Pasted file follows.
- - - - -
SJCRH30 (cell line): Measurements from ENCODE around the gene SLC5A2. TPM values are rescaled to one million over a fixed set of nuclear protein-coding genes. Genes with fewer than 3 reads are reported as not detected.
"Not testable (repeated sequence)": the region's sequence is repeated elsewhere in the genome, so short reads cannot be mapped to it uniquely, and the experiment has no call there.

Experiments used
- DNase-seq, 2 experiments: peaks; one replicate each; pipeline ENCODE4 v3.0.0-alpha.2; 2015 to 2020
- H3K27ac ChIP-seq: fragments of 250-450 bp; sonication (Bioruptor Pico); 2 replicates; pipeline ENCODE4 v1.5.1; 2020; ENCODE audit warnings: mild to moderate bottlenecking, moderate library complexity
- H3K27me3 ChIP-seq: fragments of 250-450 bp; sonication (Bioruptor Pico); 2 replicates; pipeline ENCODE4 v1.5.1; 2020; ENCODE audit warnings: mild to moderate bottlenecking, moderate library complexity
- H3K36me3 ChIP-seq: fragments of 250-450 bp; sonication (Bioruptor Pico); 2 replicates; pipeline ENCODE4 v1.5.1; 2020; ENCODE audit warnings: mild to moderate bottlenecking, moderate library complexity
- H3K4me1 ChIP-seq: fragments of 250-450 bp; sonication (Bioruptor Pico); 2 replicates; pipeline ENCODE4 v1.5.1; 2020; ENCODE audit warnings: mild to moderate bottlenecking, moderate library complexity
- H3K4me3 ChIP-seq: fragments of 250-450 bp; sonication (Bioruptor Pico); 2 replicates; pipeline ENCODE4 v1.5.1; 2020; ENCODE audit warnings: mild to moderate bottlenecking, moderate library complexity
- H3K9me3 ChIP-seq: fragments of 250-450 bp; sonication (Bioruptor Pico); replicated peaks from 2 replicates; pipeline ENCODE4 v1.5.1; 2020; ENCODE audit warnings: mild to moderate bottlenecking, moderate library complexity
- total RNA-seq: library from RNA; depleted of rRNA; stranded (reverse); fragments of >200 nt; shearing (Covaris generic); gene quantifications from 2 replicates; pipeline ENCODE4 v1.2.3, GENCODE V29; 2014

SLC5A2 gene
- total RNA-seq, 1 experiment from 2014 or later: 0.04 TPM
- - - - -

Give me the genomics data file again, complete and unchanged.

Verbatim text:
SJCRH30 (cell line): Measurements from ENCODE around the gene SLC5A2. TPM values are rescaled to one million over a fixed set of nuclear protein-coding genes. Genes with fewer than 3 reads are reported as not detected.
"Not testable (repeated sequence)": the region's sequence is repeated elsewhere in the genome, so short reads cannot be mapped to it uniquely, and the experiment has no call there.

Experiments used
- DNase-seq, 2 experiments: peaks; one replicate each; pipeline ENCODE4 v3.0.0-alpha.2; 2015 to 2020
- H3K27ac ChIP-seq: fragments of 250-450 bp; sonication (Bioruptor Pico); 2 replicates; pipeline ENCODE4 v1.5.1; 2020; ENCODE audit warnings: mild to moderate bottlenecking, moderate library complexity
- H3K27me3 ChIP-seq: fragments of 250-450 bp; sonication (Bioruptor Pico); 2 replicates; pipeline ENCODE4 v1.5.1; 2020; ENCODE audit warnings: mild to moderate bottlenecking, moderate library complexity
- H3K36me3 ChIP-seq: fragments of 250-450 bp; sonication (Bioruptor Pico); 2 replicates; pipeline ENCODE4 v1.5.1; 2020; ENCODE audit warnings: mild to moderate bottlenecking, moderate library complexity
- H3K4me1 ChIP-seq: fragments of 250-450 bp; sonication (Bioruptor Pico); 2 replicates; pipeline ENCODE4 v1.5.1; 2020; ENCODE audit warnings: mild to moderate bottlenecking, moderate library complexity
- H3K4me3 ChIP-seq: fragments of 250-450 bp; sonication (Bioruptor Pico); 2 replicates; pipeline ENCODE4 v1.5.1; 2020; ENCODE audit warnings: mild to moderate bottlenecking, moderate library complexity
- H3K9me3 ChIP-seq: fragments of 250-450 bp; sonication (Bioruptor Pico); replicated peaks from 2 replicates; pipeline ENCODE4 v1.5.1; 2020; ENCODE audit warnings: mild to moderate bottlenecking, moderate library complexity
- total RNA-seq: library from RNA; depleted of rRNA; stranded (reverse); fragments of >200 nt; shearing (Covaris generic); gene quantifications from 2 replicates; pipeline ENCODE4 v1.2.3, GENCODE V29; 2014

SLC5A2 gene
- total RNA-seq, 1 experiment from 2014 or later: 0.04 TPM